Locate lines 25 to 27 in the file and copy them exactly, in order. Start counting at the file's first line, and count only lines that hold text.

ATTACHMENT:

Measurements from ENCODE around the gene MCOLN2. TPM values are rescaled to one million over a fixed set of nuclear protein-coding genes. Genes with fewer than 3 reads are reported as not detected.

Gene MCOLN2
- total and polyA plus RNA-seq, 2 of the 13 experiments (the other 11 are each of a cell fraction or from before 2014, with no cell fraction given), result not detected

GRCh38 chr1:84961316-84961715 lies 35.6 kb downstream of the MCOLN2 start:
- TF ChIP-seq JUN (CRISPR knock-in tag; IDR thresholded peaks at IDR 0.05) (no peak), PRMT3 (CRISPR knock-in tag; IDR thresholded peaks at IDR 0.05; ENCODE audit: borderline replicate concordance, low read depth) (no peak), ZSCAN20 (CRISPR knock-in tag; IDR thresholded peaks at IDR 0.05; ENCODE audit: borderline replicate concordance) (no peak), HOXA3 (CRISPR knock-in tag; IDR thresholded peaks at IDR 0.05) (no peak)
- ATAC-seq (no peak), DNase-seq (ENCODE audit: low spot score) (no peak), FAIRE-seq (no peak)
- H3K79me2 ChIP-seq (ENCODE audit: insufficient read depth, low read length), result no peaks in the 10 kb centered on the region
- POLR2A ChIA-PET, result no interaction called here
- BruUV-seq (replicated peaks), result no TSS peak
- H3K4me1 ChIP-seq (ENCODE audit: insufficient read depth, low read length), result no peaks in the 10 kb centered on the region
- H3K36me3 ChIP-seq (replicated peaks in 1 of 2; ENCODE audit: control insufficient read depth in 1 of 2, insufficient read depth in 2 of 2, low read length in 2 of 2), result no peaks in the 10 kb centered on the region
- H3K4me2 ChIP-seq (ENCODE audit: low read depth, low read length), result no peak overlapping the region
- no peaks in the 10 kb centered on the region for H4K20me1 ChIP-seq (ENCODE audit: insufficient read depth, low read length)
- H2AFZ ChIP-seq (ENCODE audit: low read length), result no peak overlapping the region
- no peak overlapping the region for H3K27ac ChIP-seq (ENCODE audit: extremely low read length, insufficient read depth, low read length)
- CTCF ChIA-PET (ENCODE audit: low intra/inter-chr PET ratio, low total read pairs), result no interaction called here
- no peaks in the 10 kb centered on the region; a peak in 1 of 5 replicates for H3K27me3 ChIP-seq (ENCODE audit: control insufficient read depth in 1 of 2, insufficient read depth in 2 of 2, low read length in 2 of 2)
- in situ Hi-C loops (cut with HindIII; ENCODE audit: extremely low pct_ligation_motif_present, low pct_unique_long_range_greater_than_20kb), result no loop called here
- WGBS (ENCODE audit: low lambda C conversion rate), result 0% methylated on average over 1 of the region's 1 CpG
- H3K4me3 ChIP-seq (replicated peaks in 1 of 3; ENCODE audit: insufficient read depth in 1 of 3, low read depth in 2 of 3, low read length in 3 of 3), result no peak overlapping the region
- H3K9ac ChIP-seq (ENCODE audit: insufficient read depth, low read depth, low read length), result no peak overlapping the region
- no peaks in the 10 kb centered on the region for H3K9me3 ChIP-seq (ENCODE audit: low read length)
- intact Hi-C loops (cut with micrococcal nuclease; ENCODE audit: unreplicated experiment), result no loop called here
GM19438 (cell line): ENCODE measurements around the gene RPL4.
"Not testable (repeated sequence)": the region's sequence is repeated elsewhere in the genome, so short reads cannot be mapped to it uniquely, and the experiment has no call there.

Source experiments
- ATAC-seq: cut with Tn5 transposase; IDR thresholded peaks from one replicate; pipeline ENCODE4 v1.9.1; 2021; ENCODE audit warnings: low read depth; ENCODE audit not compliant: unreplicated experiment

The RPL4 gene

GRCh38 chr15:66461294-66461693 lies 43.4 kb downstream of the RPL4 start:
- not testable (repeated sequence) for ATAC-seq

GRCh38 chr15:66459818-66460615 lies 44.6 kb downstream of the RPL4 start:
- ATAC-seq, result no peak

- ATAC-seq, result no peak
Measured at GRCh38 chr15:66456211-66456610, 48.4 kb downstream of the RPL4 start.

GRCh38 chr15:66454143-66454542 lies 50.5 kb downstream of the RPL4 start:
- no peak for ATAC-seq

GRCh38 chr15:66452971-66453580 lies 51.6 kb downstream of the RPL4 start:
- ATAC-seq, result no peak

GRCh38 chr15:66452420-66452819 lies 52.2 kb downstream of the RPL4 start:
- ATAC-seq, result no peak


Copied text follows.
"Not testable (repeated sequence)": the region's sequence is repeated elsewhere in the genome, so short reads cannot be mapped to it uniquely, and the experiment has no call there.

Source experiments
- ATAC-seq: cut with Tn5 transposase; IDR thresholded peaks from one replicate; pipeline ENCODE4 v1.9.1; 2021; ENCODE audit warnings: low read depth; ENCODE audit not compliant: unreplicated experiment